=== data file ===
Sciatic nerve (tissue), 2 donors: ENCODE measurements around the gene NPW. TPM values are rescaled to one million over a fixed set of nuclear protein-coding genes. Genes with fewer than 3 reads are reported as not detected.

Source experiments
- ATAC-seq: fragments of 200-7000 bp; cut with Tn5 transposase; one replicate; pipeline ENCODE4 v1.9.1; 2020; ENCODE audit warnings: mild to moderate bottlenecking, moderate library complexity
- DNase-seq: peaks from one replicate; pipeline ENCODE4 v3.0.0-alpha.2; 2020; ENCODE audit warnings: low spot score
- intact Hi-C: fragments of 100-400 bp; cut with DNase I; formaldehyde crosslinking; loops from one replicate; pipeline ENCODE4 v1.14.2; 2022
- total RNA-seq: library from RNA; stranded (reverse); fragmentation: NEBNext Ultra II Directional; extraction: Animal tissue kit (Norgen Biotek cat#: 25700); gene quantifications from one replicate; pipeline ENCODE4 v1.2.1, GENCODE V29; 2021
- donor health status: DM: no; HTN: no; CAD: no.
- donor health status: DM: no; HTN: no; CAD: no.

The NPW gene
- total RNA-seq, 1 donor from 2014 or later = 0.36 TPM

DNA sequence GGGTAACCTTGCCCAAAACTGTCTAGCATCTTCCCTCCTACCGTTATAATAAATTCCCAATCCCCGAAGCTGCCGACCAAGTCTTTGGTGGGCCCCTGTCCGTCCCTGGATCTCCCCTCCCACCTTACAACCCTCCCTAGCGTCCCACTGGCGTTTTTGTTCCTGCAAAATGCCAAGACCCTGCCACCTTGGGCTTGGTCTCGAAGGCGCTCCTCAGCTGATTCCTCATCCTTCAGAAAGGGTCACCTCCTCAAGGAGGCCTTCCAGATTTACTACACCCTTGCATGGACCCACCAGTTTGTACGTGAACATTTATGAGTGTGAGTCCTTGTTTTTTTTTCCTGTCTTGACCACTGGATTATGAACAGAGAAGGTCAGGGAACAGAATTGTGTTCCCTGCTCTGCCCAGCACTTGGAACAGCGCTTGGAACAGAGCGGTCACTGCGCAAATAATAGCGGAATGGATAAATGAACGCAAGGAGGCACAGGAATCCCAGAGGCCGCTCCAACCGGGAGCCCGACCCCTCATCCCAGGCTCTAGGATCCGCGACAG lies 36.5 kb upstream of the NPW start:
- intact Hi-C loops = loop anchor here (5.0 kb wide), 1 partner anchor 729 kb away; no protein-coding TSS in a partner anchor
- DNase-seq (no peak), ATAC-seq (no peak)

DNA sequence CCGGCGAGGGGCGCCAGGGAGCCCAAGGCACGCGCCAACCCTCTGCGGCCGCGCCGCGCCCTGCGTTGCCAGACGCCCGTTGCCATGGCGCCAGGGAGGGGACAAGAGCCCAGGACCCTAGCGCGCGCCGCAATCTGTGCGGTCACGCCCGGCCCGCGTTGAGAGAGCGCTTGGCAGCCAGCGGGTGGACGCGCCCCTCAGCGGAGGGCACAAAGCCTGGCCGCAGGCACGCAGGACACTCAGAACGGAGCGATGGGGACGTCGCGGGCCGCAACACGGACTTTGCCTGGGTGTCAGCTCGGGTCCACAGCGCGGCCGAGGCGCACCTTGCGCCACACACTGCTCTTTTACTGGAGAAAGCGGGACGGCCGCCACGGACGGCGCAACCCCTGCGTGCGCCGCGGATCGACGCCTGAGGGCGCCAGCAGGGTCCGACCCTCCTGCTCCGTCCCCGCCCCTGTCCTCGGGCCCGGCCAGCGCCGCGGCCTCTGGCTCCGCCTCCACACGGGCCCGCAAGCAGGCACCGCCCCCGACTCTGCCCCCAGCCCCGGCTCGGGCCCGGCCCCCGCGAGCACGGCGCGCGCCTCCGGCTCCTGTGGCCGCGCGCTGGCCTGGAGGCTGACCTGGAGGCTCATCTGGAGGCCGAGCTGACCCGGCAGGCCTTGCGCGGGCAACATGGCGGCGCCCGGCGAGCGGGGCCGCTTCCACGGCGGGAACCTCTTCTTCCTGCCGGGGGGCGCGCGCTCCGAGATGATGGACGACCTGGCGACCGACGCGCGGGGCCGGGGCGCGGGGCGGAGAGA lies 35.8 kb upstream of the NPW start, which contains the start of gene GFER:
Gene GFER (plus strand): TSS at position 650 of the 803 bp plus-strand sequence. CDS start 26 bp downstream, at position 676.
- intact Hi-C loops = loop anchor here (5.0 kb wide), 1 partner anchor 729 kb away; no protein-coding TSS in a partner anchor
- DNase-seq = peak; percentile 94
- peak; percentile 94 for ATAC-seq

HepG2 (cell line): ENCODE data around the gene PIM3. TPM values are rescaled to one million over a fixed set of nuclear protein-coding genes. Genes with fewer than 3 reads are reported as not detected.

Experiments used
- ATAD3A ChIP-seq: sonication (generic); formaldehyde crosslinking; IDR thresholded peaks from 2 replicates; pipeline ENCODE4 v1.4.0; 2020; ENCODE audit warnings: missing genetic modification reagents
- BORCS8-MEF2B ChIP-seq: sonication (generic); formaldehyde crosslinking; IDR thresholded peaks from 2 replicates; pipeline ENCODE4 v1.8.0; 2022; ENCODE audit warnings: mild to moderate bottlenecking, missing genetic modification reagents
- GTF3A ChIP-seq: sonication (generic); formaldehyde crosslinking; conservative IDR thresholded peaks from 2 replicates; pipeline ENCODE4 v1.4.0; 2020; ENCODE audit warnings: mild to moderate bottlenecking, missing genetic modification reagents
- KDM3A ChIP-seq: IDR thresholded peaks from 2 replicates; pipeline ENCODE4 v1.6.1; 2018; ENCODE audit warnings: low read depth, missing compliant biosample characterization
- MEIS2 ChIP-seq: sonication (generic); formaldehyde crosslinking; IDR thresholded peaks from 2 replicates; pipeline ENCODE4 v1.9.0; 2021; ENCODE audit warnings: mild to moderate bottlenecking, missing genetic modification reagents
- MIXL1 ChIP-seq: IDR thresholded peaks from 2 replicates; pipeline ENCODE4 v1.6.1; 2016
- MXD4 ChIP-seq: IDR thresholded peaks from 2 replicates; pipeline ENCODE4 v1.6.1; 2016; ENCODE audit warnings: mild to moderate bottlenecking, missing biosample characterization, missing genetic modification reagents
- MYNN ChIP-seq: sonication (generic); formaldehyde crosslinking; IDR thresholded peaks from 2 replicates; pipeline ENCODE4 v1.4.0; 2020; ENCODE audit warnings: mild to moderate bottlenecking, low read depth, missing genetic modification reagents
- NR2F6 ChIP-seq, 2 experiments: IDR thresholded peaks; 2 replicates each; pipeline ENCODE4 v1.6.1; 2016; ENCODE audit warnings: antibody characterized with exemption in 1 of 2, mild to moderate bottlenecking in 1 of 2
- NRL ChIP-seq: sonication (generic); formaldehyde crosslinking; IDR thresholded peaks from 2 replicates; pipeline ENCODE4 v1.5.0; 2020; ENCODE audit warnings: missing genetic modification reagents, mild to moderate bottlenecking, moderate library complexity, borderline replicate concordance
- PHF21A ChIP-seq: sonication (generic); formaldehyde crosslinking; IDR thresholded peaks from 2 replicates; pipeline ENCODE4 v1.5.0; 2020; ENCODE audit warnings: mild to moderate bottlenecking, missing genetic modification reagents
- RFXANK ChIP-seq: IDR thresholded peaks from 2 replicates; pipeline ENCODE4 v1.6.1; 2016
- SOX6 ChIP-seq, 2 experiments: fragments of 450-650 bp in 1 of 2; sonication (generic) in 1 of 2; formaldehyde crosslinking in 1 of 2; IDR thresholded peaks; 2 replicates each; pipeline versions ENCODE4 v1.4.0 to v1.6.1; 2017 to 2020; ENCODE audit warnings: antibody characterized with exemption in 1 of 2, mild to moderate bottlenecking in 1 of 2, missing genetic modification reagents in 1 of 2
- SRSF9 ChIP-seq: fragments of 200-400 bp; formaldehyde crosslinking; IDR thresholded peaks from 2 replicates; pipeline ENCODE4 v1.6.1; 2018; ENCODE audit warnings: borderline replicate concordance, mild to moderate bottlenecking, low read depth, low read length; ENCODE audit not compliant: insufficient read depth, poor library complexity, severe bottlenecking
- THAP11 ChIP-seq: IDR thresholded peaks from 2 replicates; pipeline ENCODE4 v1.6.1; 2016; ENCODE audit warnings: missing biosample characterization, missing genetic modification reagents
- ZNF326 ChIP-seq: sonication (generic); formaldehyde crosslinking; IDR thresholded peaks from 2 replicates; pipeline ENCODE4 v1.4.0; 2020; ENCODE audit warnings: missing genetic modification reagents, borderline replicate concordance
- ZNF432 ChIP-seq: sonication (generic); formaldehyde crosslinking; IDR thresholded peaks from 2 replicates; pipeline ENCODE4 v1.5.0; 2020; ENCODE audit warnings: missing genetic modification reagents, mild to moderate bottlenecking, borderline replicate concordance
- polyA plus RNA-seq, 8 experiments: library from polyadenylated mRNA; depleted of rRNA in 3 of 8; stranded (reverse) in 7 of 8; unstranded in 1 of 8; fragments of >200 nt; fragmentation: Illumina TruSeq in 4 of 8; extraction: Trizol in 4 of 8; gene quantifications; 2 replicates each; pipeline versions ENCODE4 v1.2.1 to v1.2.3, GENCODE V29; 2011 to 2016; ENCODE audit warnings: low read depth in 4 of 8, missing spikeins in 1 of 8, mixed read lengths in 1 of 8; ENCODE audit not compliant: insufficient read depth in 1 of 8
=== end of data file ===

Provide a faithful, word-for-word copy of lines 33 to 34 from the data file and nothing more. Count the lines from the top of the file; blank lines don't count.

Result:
- SOX6 ChIP-seq, 2 experiments: fragments of 450-650 bp in 1 of 2; sonication (generic) in 1 of 2; formaldehyde crosslinking in 1 of 2; IDR thresholded peaks; 2 replicates each; pipeline versions ENCODE4 v1.4.0 to v1.6.1; 2017 to 2020; ENCODE audit warnings: antibody characterized with exemption in 1 of 2, mild to moderate bottlenecking in 1 of 2, missing genetic modification reagents in 1 of 2
- SRSF9 ChIP-seq: fragments of 200-400 bp; formaldehyde crosslinking; IDR thresholded peaks from 2 replicates; pipeline ENCODE4 v1.6.1; 2018; ENCODE audit warnings: borderline replicate concordance, mild to moderate bottlenecking, low read depth, low read length; ENCODE audit not compliant: insufficient read depth, poor library complexity, severe bottlenecking